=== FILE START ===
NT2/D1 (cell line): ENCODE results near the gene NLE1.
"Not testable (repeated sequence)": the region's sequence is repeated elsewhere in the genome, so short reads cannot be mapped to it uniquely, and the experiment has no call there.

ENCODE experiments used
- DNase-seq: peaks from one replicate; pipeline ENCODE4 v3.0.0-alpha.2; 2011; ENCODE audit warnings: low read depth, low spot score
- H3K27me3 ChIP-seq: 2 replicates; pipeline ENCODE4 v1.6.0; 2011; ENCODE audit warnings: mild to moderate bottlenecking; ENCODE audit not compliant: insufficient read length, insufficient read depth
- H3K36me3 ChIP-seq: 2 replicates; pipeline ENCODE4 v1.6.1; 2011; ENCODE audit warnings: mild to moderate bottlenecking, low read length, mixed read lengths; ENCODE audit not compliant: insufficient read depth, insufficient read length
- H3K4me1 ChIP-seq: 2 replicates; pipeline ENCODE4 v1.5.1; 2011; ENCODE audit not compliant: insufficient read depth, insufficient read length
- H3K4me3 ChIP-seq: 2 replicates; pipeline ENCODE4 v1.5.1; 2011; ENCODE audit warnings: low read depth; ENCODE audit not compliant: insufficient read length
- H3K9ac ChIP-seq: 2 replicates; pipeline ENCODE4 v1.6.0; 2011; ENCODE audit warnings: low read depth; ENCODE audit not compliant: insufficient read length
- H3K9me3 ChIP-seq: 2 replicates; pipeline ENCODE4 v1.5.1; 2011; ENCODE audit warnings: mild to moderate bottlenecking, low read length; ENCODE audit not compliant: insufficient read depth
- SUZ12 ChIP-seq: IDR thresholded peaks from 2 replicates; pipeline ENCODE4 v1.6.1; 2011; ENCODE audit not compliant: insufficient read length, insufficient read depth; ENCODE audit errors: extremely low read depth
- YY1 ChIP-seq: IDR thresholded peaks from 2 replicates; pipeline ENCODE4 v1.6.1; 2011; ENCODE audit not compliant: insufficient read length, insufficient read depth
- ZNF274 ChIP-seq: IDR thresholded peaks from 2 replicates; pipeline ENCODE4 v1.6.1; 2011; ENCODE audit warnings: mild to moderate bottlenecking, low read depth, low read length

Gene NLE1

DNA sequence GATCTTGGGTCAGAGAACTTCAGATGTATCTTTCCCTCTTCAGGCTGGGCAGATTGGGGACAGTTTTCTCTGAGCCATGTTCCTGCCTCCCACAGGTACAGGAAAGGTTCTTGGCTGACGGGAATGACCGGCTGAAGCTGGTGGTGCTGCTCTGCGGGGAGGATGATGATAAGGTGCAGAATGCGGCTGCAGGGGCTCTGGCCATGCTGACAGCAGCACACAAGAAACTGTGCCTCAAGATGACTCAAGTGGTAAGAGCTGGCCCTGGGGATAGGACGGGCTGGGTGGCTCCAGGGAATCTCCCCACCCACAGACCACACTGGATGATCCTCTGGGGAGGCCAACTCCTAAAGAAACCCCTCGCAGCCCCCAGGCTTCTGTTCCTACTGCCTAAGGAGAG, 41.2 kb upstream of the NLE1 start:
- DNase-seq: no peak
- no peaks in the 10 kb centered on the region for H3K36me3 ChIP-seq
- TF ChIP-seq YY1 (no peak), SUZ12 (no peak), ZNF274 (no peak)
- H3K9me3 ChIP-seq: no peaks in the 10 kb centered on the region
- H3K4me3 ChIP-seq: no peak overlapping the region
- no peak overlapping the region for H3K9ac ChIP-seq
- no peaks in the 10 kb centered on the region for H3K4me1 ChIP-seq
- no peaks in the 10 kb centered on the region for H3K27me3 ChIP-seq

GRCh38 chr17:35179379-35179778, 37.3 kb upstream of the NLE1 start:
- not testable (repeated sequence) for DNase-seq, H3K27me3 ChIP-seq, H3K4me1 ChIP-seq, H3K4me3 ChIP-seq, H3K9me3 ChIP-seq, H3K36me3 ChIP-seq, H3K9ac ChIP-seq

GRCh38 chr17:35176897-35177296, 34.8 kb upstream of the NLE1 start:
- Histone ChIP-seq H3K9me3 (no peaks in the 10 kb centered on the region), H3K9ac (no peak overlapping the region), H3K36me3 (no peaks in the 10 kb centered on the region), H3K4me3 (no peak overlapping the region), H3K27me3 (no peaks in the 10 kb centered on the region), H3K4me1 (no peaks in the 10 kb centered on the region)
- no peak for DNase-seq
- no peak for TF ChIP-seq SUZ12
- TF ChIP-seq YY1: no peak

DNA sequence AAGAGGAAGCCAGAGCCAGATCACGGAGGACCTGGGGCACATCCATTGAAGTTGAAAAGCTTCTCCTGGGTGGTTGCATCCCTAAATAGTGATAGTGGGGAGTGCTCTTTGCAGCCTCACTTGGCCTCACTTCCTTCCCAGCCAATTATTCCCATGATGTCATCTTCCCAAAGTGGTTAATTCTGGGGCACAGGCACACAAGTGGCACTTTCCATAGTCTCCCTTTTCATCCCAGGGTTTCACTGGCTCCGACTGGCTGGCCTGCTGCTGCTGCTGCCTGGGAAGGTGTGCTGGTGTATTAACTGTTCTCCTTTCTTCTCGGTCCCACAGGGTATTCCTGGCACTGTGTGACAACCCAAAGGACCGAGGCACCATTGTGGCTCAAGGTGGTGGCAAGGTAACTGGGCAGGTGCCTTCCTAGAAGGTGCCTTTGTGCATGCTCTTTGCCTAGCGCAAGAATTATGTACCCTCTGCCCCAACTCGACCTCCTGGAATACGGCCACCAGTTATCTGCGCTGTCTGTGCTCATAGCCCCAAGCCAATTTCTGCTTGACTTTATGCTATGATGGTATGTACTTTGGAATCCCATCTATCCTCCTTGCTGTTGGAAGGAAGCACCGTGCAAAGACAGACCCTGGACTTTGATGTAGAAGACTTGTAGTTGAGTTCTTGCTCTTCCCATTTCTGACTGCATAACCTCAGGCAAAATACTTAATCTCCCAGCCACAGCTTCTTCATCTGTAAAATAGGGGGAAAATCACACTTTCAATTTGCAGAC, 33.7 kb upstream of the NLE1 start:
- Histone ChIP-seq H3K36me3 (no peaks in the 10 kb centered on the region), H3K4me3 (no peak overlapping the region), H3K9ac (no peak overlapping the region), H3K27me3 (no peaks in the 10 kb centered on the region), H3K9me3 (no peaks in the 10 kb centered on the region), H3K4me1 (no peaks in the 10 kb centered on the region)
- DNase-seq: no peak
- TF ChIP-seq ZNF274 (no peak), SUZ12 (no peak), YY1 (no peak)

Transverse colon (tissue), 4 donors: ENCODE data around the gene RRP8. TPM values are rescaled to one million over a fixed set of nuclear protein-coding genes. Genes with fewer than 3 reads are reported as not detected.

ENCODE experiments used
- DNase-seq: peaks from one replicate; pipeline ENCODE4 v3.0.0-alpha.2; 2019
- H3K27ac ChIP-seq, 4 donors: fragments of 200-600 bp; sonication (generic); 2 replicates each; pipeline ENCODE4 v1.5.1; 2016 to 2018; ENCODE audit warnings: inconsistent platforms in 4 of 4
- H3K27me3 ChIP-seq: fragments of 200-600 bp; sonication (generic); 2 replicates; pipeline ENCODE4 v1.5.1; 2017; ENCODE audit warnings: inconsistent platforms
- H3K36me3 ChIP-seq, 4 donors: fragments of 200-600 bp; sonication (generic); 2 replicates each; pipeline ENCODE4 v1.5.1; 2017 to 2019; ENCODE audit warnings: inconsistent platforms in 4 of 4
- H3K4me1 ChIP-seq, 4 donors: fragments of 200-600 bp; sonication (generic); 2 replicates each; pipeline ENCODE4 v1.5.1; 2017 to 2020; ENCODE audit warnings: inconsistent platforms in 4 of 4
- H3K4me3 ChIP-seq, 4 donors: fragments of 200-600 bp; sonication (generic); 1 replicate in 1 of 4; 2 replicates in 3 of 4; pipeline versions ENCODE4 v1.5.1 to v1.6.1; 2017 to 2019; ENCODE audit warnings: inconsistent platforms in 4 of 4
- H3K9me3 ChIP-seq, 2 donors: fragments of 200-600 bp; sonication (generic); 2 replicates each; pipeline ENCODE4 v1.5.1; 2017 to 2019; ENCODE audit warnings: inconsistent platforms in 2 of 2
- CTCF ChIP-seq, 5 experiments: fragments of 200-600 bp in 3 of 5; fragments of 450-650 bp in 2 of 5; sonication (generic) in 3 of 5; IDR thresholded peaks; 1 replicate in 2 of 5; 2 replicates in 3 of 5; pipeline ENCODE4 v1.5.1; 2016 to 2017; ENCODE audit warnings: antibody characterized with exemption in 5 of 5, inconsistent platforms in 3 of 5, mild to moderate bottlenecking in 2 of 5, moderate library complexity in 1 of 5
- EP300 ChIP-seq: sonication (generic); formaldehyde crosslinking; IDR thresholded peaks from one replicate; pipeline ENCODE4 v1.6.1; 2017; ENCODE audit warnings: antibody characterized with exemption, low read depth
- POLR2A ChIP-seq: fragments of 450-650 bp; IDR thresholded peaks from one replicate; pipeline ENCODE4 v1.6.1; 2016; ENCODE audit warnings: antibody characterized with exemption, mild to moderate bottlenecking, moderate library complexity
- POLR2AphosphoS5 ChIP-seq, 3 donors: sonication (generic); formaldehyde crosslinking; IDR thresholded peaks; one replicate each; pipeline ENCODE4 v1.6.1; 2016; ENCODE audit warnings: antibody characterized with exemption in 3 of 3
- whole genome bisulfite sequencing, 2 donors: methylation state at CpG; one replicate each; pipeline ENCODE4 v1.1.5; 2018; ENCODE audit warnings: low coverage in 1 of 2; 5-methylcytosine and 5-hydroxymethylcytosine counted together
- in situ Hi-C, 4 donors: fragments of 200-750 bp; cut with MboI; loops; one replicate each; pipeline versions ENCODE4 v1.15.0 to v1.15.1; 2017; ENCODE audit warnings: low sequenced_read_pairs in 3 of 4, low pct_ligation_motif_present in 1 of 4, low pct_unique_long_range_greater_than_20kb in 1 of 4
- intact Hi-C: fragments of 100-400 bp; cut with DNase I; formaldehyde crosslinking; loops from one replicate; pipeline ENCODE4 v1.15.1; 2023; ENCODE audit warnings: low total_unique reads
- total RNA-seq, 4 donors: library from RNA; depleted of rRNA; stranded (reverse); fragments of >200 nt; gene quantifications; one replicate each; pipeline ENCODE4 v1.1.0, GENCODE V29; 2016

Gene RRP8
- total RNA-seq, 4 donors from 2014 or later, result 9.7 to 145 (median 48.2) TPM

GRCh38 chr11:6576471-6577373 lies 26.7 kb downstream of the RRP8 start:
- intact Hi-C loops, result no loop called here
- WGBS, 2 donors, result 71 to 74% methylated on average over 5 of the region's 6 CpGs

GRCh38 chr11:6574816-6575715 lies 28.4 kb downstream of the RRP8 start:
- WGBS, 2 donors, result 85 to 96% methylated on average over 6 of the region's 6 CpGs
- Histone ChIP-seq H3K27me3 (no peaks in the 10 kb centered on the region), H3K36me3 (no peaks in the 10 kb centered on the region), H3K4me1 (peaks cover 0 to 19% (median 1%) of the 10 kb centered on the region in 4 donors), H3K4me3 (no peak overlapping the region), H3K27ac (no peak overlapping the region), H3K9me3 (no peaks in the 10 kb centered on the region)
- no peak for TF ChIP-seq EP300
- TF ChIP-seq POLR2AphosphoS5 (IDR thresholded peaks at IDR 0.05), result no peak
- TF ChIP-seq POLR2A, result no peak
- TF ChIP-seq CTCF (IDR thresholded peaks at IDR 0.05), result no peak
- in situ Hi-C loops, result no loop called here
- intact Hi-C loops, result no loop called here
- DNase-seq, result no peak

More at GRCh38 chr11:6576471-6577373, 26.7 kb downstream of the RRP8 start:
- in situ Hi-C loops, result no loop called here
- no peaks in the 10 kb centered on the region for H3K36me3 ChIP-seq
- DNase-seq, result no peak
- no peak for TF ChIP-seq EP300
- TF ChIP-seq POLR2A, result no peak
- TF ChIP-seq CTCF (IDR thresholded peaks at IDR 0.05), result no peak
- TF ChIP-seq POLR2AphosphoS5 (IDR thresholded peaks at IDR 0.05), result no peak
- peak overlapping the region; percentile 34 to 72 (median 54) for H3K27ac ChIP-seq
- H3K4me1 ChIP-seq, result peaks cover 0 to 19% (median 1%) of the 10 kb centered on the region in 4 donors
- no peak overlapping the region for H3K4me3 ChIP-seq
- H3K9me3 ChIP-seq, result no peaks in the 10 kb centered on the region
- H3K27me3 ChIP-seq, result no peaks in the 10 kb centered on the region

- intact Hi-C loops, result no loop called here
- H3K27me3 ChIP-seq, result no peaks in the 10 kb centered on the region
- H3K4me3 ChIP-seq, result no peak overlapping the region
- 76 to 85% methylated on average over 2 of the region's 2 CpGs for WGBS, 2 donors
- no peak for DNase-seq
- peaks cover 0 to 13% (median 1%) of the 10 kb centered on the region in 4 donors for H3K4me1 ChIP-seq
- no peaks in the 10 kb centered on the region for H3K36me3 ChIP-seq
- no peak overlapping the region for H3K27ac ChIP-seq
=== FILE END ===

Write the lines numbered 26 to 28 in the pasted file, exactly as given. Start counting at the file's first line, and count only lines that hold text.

GRCh38 chr17:35176897-35177296, 34.8 kb upstream of the NLE1 start:
- Histone ChIP-seq H3K9me3 (no peaks in the 10 kb centered on the region), H3K9ac (no peak overlapping the region), H3K36me3 (no peaks in the 10 kb centered on the region), H3K4me3 (no peak overlapping the region), H3K27me3 (no peaks in the 10 kb centered on the region), H3K4me1 (no peaks in the 10 kb centered on the region)
- no peak for DNase-seq